“Because it is counter-productive. Since everybody is easy-going it takes very long to get a thing done here.”
I mused over the word ‘counter-productive’. What is being productive? Produce something that can be consumed? Is writing an amateur poem in a pizzeria counter-productive?
Dolce far niente is slowing me down but it seems to be taking me in the right direction.
My last step in my quest to understand dolce far niente is Maria, the concierge in my building. She is always chatting with the tenants. I often see her sitting on the edge of the staircase, engaged in deep conversation with whoever is passing by. When she goes out she often stops by a shoe shop to take a look at the leather shoes.
With hope, I wrote down some questions. “What is your idea of dolce far niente?” “What do Italians do to enjoy dolce far niente?” “Do you like dolce far niente?” “Would you recommend it?” I took my voice-recorder, since I was not very good at understanding Italian, and I thought my friend could help me translate. I was very proud to be 100 percent ready with my journal and my voice-recorder.
It took quite some time to ask her for an interview since there were people chatting with her as usual. I finally approached her. However, my plan to record the conversation collapsed. She didn’t trust voice-recordings. Another middle-aged woman next to her said I might as well just write the interview down in my note pad. They took a look at my written questions, and said things to each other in Italian. I could sense that it was nothing good. “Stupide!” Maria said, and she went off to put the mail in the mail-boxes. Just like that.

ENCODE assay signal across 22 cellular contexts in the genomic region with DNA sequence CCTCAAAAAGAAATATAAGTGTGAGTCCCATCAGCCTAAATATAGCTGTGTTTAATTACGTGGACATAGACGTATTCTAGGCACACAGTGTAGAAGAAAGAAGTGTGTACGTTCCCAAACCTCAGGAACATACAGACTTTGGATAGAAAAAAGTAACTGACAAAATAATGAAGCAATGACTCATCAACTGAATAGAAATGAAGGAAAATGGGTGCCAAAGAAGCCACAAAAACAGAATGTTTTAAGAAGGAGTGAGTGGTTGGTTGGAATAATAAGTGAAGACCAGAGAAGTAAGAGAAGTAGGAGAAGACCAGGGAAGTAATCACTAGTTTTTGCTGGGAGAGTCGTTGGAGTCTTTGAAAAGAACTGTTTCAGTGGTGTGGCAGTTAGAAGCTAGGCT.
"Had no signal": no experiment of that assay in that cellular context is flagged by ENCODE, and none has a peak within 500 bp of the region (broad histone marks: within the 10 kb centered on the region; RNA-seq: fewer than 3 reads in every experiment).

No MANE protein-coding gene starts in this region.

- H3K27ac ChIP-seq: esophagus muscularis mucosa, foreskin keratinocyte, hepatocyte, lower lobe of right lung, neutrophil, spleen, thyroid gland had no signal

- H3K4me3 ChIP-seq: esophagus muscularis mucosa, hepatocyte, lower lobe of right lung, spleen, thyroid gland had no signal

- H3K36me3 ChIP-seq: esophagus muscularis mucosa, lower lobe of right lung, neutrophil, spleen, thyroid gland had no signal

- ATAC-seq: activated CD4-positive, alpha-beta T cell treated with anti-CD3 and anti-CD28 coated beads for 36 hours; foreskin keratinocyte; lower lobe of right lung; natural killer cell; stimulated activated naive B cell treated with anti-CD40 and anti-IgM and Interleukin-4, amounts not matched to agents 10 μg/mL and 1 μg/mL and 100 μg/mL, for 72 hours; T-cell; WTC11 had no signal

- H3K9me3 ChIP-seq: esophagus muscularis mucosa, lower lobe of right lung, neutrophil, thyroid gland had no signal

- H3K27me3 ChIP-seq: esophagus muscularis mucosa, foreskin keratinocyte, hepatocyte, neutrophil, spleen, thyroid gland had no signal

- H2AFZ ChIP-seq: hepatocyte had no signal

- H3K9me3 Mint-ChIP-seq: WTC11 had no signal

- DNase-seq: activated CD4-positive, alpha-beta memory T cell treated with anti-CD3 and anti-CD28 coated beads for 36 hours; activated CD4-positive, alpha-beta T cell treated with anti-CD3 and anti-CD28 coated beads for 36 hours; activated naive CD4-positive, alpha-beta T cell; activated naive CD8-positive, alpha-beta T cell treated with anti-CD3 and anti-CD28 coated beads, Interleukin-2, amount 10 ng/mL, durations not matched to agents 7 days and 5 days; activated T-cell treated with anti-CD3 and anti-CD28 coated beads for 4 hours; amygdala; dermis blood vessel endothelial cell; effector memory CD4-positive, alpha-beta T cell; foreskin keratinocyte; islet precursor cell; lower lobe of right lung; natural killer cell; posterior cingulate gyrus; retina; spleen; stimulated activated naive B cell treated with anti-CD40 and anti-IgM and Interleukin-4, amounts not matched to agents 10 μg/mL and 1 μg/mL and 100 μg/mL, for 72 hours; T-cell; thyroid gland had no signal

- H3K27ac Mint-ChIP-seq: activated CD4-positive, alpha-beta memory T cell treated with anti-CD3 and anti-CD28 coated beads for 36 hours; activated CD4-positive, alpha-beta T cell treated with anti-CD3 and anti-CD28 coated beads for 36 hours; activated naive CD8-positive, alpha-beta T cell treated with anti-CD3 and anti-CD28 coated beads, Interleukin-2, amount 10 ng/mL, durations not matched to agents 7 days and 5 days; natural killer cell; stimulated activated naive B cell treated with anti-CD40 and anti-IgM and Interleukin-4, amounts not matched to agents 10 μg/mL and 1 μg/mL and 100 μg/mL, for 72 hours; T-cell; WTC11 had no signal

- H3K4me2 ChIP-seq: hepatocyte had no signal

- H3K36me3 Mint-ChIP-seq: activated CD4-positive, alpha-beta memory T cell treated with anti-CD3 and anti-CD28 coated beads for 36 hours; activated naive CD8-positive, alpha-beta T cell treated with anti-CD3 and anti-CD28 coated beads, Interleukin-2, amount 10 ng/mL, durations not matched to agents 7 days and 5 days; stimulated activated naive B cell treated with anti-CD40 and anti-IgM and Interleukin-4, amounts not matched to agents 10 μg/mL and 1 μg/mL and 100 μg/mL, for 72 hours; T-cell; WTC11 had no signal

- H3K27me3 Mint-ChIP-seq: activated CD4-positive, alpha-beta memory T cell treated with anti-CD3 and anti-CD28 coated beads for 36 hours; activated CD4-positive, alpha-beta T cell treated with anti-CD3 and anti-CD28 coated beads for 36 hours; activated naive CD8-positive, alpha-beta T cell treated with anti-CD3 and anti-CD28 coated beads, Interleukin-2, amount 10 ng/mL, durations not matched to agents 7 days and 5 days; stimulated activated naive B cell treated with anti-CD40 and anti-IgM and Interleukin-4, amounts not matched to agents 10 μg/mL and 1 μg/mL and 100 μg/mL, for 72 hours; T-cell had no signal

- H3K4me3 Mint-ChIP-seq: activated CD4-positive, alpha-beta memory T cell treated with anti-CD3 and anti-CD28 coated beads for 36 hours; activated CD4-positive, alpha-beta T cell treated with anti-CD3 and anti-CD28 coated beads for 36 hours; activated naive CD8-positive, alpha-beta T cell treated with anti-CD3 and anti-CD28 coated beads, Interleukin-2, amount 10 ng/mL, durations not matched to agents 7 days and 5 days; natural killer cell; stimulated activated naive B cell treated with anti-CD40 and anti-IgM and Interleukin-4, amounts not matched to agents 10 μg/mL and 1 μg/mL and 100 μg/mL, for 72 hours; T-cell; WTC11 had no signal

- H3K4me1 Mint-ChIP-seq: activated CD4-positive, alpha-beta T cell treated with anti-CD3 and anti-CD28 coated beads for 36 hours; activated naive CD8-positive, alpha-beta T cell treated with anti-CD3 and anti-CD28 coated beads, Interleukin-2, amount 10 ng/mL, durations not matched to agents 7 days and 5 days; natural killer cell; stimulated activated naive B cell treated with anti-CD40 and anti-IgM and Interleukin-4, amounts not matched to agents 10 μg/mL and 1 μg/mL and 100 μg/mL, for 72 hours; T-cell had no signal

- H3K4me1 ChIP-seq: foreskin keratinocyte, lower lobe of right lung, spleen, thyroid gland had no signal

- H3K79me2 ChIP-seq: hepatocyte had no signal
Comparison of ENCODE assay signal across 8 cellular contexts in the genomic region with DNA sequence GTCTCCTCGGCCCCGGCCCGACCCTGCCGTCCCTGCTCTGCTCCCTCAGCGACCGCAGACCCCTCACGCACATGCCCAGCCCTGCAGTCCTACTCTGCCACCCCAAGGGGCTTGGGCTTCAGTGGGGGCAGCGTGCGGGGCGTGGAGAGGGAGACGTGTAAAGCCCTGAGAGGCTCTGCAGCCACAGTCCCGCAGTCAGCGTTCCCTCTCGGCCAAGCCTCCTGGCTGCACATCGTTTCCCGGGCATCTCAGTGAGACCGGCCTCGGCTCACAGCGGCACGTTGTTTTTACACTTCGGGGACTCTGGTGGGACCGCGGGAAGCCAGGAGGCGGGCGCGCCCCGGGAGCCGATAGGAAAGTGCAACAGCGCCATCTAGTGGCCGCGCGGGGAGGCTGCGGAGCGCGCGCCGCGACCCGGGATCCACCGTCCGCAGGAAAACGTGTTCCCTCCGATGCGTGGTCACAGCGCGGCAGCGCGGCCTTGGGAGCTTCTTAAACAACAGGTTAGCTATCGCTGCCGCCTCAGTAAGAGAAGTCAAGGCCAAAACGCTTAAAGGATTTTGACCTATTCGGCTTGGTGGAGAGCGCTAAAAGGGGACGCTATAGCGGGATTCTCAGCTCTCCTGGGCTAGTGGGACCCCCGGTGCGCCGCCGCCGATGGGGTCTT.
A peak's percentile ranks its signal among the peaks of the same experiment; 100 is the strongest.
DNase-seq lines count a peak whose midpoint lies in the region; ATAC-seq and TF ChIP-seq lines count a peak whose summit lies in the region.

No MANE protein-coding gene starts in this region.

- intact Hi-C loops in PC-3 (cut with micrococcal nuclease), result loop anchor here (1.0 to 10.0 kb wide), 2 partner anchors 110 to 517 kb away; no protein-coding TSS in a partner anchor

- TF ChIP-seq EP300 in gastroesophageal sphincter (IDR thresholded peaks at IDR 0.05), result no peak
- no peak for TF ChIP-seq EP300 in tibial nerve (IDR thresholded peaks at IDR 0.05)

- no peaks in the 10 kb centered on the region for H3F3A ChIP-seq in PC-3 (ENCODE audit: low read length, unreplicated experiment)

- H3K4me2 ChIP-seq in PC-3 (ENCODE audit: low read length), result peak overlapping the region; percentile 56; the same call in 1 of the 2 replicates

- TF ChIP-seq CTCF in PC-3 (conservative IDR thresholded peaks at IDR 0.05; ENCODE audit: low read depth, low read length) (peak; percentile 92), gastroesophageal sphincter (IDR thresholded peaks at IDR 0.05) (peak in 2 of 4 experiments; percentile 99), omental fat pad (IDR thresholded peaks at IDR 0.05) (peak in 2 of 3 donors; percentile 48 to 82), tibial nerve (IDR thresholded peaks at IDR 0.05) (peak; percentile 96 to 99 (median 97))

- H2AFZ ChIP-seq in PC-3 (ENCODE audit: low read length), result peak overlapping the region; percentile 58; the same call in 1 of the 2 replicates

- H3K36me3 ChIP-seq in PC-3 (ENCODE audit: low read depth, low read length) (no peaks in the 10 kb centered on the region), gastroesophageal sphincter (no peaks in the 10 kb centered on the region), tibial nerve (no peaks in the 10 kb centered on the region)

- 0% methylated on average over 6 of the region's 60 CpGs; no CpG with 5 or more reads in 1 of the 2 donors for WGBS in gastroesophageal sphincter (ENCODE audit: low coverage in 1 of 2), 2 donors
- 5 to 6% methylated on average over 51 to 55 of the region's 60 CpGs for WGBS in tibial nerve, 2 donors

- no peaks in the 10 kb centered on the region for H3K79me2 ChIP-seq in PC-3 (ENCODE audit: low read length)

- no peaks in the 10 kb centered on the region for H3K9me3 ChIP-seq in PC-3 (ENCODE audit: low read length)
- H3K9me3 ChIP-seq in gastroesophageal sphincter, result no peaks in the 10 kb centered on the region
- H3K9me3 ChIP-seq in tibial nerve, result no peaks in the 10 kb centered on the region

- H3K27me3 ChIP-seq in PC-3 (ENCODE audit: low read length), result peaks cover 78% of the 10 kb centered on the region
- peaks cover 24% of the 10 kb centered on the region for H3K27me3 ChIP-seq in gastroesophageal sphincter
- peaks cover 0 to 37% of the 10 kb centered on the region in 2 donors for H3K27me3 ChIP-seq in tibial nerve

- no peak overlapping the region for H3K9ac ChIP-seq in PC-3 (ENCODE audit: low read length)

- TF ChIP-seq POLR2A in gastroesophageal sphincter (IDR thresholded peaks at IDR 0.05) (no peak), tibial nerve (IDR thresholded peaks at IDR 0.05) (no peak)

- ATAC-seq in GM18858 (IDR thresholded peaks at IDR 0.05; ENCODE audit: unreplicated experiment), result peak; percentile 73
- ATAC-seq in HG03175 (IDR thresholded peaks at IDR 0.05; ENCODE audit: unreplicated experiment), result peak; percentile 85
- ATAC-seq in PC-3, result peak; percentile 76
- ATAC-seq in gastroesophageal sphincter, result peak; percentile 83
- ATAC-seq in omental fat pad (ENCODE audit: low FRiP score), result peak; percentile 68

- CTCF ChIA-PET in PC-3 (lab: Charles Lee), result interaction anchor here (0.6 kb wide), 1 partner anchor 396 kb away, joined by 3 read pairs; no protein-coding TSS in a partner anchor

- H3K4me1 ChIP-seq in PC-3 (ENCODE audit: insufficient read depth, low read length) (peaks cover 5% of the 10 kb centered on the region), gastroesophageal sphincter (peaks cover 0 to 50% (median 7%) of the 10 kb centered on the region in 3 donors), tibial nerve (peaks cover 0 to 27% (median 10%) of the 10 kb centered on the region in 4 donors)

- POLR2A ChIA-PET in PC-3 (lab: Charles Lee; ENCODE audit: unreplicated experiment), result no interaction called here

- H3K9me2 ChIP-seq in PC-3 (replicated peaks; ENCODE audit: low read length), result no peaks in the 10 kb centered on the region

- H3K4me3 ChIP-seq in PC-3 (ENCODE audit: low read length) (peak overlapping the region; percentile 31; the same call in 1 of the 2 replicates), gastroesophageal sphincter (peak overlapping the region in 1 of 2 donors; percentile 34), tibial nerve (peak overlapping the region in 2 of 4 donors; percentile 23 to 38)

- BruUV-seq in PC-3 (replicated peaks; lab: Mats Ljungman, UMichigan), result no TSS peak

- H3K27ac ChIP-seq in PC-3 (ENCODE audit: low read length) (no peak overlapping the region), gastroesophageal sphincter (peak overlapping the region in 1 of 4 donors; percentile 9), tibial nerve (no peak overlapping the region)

I was dumbfounded. Millions of thoughts came into my head. ‘I would have stayed in my comfort zone if I had known that I was going to get hurt like this. See! Italians just hate me! Oh, why can’t things go smoothly like the interviews in the newspapers or in the memoir Eat Pray Love! Oh miserable me. Woe is me!’ After torturing myself for a while, I came to the conclusion that she was offended because I thought of her as a perfect example of dolce far niente—a lazy person.
On my way back to my apartment, I saw her and shouted “Scusami!” She stepped up to me and said. “No! No! La domanda è stupida!”
As my Italian is poor, I got a sense of what she was saying from her furious gestures.
“Do you seriously think that Italians sleep all day, eat a lot, and go to bars all the time because they carry large bellies? No! No! How do you think they pay taxes? How do you think they buy houses?” She pointed to her apartment.
“The questiona are stupid!”
“Oh,” I said, still dumbfounded.
On the other hand, I was glad that I was free from emotional agonies.
I shouted “Grazie!” with sincere gratitude, and she shouted back “Prego!”
Maybe dolce far niente is the creation of the haves, the bourgeois and the aristocrats, reinforced by American tourists who come to Italy to seek pleasure and relax. I don’t know.
“Sayings often contradict themselves,” one of my professors once said to me.
My ideals about Italy were crashed, but I felt one step further to the truth. I was again, lost.